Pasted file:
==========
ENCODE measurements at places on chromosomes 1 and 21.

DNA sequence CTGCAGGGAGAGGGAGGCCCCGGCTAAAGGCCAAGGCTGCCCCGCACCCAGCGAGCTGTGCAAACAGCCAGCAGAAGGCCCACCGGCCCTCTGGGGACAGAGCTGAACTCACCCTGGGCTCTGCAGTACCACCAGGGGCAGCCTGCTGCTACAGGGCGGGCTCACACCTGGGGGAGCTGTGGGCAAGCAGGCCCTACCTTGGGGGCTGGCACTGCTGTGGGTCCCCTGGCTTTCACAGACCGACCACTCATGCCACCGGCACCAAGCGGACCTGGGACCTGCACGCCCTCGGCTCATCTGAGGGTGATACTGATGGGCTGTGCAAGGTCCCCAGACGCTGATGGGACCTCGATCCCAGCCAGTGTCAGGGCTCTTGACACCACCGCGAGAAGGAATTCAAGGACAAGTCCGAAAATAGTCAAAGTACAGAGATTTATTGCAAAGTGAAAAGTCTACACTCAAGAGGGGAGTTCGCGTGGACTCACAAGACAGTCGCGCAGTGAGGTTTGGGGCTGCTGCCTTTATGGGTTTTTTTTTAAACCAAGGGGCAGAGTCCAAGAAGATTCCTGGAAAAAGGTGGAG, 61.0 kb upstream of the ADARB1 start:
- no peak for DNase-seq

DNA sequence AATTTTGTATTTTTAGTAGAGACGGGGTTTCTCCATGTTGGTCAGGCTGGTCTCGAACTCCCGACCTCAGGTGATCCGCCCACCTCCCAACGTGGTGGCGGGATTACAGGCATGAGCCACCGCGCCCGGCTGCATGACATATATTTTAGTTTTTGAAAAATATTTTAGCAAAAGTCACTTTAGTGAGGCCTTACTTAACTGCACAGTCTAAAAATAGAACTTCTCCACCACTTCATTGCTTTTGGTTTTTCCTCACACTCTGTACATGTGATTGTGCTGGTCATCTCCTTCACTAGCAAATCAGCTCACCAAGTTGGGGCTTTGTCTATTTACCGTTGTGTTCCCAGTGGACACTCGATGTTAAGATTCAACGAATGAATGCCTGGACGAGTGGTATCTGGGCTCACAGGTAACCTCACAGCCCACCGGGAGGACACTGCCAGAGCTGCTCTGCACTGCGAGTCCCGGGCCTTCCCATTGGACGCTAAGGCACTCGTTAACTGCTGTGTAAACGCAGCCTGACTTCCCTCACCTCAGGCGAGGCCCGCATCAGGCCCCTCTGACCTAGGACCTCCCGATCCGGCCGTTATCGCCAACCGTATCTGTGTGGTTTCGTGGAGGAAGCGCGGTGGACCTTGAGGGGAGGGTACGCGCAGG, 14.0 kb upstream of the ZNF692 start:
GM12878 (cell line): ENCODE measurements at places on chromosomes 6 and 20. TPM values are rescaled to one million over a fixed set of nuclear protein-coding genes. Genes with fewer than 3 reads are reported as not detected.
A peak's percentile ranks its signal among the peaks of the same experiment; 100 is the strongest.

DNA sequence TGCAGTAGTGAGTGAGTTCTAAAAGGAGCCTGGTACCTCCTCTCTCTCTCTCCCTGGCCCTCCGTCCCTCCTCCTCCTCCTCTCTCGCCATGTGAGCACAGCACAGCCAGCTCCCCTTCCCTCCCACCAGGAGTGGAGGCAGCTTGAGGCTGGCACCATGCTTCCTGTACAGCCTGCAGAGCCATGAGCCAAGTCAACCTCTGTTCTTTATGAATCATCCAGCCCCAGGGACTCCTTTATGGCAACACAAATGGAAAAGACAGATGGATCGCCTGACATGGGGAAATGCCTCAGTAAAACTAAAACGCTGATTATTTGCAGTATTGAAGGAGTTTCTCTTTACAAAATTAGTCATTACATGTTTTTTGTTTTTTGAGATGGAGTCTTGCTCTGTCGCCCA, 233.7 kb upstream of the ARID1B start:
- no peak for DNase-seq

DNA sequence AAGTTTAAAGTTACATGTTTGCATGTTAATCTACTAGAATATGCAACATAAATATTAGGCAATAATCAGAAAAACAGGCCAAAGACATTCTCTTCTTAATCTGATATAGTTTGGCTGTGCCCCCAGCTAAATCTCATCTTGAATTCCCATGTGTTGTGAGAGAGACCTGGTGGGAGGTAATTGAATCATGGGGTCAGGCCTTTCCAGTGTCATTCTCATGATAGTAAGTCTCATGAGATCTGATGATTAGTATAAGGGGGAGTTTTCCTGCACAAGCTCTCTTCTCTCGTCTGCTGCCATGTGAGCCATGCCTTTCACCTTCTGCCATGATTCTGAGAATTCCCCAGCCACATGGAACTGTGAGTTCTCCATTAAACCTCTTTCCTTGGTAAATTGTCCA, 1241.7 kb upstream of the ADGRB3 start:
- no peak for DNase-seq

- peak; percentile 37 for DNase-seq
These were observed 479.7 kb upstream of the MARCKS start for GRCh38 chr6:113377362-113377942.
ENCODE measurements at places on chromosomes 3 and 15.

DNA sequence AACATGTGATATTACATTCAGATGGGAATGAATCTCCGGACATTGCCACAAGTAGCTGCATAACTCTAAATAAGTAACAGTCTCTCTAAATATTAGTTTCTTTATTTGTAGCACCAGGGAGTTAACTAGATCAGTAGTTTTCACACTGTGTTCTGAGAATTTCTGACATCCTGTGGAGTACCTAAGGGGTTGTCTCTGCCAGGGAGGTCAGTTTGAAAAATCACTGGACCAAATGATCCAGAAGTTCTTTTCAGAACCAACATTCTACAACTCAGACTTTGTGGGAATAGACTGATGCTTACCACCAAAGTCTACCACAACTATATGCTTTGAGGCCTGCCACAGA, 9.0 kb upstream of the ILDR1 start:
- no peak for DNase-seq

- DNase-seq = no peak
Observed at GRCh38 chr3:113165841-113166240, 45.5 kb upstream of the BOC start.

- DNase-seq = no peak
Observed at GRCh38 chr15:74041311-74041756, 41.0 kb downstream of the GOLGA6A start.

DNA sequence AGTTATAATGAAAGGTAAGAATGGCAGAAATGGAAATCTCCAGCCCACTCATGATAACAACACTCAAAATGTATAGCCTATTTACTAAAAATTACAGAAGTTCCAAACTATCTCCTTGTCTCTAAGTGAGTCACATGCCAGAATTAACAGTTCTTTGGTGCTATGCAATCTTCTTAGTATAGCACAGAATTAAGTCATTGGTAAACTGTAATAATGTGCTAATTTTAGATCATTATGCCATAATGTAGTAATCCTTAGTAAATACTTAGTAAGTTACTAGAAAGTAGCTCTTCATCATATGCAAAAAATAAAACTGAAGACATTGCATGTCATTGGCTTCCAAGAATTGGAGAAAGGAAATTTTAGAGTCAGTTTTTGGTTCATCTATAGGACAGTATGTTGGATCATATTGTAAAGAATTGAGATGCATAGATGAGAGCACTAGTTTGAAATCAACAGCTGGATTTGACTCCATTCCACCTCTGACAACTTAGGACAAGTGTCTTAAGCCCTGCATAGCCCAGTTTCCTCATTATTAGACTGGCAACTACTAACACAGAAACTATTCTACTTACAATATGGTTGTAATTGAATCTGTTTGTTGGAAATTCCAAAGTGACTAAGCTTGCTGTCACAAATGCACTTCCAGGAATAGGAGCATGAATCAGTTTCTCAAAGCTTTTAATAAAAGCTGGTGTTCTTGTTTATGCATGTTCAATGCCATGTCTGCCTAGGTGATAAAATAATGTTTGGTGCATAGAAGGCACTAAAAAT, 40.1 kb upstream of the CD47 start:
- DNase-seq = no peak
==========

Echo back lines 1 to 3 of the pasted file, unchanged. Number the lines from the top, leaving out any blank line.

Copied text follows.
ENCODE measurements at places on chromosomes 1 and 21.

DNA sequence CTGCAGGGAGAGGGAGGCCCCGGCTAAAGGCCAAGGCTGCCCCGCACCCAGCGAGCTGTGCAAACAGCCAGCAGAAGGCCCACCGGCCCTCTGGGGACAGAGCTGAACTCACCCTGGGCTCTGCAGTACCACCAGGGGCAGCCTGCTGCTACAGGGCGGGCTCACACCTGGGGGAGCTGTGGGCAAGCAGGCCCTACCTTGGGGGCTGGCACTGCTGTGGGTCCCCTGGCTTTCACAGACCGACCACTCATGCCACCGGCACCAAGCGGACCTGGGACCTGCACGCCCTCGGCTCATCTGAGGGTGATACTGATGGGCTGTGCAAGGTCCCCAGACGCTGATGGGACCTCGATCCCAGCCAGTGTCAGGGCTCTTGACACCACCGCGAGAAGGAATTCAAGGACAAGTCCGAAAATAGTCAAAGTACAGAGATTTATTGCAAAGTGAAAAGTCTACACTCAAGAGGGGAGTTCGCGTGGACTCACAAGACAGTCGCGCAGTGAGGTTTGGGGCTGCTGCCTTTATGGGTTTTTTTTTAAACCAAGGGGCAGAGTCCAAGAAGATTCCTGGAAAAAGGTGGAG, 61.0 kb upstream of the ADARB1 start:
- no peak for DNase-seq